The Full Spectrum of Awareness

Diana Winston is the director of Mindfulness Education at UCLA’s Mindful Awareness Research Center, where she developed the Mindful Awareness Practices (MAPS) curriculum. With Sounds True, Diana is the author of a new book, The Little Book of Being: Practices and Guidance for Uncovering Your Natural Awareness, and the creator of a new audio teaching series called Glimpses of Being: A Training Course in Expanding Mindful Awareness. In this experiential episode of Insights at the Edge, Diana introduces us to what she calls the “spectrum of awareness” through a series of guided practices. She talks to Tami Simon about the various ways we can access and experience awareness, from narrow and focused to effortless and spacious—states we are constantly moving between. They touch on ways to deepen and explore awareness through “glimpse practices” and discuss how we can work toward making natural awareness our default state. Finally, Diana explains why tapping into the full range of awareness can act as a good antidote for those feeling stuck or restless in their meditation practice.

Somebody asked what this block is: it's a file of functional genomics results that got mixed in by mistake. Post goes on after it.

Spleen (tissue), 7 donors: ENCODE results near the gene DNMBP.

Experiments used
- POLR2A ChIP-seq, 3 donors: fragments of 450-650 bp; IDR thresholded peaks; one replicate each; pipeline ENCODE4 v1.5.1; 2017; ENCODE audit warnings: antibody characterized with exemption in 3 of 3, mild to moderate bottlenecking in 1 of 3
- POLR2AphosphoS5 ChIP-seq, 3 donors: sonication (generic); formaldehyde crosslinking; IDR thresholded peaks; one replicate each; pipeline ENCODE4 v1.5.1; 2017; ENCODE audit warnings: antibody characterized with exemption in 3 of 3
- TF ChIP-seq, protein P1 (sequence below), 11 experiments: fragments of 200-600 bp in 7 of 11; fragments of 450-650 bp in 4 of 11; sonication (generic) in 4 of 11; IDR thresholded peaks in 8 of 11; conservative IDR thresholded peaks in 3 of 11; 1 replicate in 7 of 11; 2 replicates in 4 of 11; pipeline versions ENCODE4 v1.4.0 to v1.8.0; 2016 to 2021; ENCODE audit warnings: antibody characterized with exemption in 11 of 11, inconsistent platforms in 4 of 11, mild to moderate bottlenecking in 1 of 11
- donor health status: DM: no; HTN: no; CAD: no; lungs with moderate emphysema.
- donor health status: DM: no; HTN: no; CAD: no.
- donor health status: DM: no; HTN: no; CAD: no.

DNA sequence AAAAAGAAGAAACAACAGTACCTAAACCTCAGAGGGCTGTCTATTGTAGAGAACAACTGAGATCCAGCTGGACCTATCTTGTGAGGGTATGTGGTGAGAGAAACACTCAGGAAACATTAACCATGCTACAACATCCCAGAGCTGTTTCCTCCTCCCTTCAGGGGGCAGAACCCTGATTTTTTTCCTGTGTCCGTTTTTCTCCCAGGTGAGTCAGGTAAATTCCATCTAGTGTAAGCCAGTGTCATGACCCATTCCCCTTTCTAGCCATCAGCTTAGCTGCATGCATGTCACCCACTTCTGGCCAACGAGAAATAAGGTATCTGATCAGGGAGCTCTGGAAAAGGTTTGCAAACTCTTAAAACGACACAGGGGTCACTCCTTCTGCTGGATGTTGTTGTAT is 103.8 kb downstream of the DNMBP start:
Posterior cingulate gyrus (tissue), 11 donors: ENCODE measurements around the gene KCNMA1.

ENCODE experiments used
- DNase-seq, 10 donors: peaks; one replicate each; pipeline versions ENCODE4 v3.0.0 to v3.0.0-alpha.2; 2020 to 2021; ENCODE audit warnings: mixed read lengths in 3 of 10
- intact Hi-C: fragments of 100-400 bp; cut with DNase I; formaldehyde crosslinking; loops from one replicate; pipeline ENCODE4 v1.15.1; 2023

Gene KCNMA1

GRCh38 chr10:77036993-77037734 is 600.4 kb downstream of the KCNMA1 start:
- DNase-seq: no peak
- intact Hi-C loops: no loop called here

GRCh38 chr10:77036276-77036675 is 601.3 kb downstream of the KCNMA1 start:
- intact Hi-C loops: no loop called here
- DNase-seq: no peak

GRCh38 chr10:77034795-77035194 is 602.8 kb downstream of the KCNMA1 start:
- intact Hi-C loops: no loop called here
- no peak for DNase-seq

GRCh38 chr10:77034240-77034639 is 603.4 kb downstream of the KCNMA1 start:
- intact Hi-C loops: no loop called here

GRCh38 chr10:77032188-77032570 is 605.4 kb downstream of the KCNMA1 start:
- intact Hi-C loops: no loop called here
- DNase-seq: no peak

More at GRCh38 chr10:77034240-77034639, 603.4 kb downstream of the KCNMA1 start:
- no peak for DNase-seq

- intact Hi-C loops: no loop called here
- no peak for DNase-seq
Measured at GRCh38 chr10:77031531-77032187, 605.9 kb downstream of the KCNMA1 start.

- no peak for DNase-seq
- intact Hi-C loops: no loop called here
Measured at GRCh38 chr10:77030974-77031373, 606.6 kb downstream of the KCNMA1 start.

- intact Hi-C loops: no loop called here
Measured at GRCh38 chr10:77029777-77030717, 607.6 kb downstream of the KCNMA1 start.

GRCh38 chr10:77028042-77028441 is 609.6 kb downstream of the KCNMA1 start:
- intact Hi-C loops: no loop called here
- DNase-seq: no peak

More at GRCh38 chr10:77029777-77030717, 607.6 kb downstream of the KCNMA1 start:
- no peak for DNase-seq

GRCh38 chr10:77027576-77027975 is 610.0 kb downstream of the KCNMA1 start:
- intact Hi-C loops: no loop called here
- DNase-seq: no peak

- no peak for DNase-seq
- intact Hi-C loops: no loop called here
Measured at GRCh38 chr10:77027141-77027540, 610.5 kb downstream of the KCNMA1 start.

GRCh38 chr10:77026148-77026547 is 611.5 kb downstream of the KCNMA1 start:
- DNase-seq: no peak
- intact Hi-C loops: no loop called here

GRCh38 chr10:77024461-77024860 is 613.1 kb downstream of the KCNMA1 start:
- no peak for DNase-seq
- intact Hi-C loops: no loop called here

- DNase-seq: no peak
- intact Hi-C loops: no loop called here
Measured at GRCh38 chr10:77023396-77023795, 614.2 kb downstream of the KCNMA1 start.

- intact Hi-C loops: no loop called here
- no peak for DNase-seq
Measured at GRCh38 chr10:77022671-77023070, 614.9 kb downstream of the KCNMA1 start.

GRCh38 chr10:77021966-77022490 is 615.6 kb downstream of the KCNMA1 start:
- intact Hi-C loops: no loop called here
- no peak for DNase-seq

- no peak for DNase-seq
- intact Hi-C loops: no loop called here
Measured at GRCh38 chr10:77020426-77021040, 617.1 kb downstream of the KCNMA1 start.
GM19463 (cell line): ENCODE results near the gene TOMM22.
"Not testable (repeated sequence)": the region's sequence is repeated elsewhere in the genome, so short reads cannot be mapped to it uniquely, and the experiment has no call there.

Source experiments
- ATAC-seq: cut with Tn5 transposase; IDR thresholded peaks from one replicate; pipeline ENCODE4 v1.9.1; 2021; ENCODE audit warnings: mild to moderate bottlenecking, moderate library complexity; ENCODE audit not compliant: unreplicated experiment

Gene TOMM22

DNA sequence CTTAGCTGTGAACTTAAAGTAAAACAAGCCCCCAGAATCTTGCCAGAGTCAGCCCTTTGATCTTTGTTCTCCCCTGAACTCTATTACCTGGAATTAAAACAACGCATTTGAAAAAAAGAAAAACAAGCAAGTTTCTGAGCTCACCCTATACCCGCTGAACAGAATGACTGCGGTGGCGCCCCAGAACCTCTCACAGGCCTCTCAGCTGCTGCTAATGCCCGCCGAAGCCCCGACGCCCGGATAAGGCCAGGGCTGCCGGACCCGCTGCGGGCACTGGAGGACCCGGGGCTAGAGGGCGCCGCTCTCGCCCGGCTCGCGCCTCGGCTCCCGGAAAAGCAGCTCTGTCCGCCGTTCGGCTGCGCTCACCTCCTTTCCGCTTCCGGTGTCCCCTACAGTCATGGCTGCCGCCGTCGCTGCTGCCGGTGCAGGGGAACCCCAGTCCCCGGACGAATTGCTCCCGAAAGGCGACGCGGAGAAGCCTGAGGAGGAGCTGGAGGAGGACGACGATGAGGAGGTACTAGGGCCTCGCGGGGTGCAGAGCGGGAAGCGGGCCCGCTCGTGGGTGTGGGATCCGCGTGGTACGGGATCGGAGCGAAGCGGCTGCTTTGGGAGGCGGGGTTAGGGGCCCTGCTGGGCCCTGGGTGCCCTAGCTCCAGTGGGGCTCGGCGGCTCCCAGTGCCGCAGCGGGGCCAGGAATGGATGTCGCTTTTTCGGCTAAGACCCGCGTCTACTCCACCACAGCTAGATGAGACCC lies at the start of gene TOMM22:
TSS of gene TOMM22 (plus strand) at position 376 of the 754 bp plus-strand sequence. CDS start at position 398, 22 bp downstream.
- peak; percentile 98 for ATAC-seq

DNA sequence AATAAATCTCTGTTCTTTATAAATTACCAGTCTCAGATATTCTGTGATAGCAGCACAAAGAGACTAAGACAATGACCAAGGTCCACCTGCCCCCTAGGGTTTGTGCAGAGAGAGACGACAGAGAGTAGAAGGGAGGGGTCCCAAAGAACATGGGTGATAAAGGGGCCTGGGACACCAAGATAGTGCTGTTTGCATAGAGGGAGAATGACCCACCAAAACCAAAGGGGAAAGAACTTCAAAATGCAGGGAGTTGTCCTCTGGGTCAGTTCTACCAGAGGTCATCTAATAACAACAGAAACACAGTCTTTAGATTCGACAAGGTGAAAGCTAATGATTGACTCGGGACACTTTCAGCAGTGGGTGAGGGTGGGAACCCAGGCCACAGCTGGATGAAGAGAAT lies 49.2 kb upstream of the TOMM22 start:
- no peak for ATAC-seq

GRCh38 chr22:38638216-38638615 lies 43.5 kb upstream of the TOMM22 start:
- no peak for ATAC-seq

Mindful Movement: Walking Meditation 101

The Here and Now

What if you could change your life by doing one thing for just ten seconds each day? What if this thing would make you more contented, more grounded, and less stressed?

Welcome to mindfulness.

We spend almost all of our time worrying about two things: what has already happened (the past) and what hasn’t happened yet (the future). This only makes us miserable. The past is over, so there’s nothing we can do about it. And the future isn’t something we should be thinking about right now—unless we’re taking concrete action toward a goal.

Mindfulness breaks us out of this pattern by turning our awareness to the simple moments of life as they happen. We laser in on our senses as we’re experiencing them, and we feel them deeply.

So, the way to “be deep” is to focus on what’s going on right now.

I have two favorite ways to zap into the present moment.

The first way is to briefly tune in to my breath a few times a day. Set an alarm on your watch or phone to go off at three set times during the day. When it goes off, close your eyes and take three deep breaths. Notice how the breath feels as it flows in and out. Let go of whatever else is going on in your mind. Then open your eyes and go back to your day.